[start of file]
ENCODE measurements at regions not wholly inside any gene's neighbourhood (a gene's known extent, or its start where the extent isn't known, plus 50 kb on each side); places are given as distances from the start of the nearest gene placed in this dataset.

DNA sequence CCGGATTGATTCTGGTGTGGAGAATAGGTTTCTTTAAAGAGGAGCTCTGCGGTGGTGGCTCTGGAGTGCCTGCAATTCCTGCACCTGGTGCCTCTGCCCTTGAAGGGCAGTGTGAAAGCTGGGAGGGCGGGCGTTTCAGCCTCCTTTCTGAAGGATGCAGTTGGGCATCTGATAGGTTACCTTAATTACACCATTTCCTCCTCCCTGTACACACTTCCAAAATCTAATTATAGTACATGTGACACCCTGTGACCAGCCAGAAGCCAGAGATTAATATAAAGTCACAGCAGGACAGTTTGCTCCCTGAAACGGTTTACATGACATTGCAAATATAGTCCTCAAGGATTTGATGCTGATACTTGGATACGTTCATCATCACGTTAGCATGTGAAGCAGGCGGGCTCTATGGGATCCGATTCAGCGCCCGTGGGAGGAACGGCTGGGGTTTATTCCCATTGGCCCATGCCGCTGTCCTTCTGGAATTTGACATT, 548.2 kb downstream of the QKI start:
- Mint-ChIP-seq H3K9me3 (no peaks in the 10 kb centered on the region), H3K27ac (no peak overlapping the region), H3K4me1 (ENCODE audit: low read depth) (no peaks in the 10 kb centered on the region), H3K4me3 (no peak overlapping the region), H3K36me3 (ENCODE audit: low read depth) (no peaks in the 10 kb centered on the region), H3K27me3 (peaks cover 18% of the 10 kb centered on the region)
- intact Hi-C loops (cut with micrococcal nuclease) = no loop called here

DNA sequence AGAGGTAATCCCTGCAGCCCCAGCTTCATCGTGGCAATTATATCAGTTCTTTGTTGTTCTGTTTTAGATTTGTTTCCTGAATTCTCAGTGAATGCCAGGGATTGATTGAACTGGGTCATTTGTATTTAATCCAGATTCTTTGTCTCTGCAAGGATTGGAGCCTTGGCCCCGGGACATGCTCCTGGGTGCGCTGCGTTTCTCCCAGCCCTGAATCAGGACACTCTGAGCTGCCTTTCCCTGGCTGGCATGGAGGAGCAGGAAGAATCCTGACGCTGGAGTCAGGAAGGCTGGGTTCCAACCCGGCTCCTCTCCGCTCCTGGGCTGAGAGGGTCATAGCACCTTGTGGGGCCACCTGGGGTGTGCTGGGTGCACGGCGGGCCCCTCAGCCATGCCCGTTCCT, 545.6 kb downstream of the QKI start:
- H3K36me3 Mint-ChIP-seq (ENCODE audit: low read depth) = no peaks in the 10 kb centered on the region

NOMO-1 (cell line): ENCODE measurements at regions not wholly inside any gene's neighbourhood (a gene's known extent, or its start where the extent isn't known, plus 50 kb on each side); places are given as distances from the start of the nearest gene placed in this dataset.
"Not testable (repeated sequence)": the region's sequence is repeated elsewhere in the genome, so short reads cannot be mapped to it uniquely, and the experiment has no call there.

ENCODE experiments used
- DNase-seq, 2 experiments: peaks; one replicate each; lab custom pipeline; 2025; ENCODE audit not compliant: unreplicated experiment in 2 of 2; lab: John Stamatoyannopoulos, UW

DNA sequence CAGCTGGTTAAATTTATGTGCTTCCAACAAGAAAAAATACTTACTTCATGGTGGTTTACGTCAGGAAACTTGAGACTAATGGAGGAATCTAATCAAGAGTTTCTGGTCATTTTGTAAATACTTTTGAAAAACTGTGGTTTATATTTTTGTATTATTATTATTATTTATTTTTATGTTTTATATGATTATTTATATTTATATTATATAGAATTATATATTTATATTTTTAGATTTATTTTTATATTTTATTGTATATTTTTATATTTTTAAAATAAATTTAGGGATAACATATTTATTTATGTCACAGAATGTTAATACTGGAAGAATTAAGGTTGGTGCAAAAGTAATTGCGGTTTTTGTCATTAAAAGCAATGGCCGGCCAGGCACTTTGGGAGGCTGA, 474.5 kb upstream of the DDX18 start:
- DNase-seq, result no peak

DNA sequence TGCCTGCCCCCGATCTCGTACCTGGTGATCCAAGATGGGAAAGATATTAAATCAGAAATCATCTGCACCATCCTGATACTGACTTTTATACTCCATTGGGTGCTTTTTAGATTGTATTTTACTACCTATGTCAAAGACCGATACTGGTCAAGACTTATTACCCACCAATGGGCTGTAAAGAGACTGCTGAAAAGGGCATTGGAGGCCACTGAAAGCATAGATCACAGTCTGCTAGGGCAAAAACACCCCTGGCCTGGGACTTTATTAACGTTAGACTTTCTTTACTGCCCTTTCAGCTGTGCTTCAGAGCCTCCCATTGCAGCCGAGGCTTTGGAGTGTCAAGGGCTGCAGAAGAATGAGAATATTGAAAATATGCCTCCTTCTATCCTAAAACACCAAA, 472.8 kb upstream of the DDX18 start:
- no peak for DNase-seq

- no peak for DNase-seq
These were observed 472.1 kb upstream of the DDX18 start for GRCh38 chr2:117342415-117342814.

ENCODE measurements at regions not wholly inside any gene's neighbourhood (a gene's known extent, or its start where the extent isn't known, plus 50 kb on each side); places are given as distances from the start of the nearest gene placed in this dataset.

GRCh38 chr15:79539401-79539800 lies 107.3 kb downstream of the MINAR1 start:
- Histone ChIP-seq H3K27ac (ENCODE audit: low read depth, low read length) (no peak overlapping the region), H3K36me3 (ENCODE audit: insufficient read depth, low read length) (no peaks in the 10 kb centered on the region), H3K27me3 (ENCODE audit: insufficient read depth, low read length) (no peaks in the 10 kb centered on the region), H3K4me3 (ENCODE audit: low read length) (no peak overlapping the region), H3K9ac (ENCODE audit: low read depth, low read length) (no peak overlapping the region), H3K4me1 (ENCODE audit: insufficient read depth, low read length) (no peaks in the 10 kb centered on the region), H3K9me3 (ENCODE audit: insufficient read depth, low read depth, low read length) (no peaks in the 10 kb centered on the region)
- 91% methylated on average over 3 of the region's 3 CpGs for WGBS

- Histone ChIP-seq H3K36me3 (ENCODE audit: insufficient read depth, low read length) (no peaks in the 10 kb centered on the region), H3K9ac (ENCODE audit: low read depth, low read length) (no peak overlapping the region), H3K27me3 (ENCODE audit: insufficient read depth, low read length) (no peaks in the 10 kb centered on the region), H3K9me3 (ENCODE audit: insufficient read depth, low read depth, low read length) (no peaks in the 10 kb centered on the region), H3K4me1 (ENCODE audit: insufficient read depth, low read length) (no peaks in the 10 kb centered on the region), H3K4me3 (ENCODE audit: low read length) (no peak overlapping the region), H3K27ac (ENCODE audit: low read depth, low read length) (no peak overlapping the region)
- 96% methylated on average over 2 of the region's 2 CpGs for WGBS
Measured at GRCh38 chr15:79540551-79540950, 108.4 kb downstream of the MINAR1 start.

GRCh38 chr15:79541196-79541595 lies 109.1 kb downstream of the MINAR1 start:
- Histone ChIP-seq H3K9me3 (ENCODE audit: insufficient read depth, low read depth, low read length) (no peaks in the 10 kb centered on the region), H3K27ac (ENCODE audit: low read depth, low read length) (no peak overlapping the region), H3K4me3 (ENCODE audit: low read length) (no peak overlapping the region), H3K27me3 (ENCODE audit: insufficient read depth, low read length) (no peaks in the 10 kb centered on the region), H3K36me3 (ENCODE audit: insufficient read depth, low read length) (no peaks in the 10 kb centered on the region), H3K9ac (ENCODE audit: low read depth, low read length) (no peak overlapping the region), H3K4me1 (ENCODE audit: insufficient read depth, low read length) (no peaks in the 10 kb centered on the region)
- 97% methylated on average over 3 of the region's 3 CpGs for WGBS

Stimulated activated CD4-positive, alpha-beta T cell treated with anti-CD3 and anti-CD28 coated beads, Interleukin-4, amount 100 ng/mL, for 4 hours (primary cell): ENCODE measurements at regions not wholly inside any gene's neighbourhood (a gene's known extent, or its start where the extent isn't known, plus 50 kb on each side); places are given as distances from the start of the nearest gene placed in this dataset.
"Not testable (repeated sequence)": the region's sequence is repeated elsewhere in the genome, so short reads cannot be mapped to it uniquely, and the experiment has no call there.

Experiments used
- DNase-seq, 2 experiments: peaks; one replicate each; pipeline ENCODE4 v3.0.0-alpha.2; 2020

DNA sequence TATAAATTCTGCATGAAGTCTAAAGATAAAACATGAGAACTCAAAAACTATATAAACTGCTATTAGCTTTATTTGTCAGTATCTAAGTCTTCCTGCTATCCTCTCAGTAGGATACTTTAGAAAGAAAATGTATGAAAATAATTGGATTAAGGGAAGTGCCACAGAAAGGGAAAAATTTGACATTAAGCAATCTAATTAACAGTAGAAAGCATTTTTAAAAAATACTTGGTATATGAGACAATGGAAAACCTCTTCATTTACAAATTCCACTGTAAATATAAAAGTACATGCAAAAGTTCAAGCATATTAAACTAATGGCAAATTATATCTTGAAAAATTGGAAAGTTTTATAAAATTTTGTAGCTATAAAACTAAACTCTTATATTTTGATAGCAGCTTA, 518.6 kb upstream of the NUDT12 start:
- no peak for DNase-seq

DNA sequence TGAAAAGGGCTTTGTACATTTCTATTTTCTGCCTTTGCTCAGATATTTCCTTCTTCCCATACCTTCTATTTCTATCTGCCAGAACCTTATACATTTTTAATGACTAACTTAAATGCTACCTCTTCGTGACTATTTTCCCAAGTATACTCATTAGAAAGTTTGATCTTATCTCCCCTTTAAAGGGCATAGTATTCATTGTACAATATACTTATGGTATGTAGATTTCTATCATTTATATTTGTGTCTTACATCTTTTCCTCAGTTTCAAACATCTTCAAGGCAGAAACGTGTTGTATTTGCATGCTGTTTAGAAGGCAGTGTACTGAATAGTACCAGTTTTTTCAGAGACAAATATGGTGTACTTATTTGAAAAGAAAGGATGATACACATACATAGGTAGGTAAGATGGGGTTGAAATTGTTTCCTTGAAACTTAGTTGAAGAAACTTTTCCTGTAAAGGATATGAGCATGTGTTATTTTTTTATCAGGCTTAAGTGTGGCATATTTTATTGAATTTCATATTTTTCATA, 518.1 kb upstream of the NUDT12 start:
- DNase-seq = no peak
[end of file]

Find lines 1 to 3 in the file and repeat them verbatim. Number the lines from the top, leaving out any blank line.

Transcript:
ENCODE measurements at regions not wholly inside any gene's neighbourhood (a gene's known extent, or its start where the extent isn't known, plus 50 kb on each side); places are given as distances from the start of the nearest gene placed in this dataset.

DNA sequence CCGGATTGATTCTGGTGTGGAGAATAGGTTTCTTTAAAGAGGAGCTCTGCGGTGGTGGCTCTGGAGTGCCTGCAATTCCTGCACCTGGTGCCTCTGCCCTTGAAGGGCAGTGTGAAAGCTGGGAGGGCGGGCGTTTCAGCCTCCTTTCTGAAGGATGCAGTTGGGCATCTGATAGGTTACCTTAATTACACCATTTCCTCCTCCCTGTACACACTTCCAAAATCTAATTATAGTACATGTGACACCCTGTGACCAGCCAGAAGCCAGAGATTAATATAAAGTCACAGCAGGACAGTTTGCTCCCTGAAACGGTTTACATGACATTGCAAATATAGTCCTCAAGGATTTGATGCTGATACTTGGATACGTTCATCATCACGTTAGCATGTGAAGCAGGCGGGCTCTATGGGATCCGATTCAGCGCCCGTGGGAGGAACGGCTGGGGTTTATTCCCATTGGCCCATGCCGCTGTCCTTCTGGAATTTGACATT, 548.2 kb downstream of the QKI start:
- Mint-ChIP-seq H3K9me3 (no peaks in the 10 kb centered on the region), H3K27ac (no peak overlapping the region), H3K4me1 (ENCODE audit: low read depth) (no peaks in the 10 kb centered on the region), H3K4me3 (no peak overlapping the region), H3K36me3 (ENCODE audit: low read depth) (no peaks in the 10 kb centered on the region), H3K27me3 (peaks cover 18% of the 10 kb centered on the region)